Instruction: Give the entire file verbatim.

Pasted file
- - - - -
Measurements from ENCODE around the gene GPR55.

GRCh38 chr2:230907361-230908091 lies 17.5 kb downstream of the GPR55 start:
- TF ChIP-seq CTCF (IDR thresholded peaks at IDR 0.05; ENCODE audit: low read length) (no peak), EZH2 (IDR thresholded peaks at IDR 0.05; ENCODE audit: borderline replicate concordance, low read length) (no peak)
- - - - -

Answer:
Measurements from ENCODE around the gene GPR55.

GRCh38 chr2:230907361-230908091 lies 17.5 kb downstream of the GPR55 start:
- TF ChIP-seq CTCF (IDR thresholded peaks at IDR 0.05; ENCODE audit: low read length) (no peak), EZH2 (IDR thresholded peaks at IDR 0.05; ENCODE audit: borderline replicate concordance, low read length) (no peak)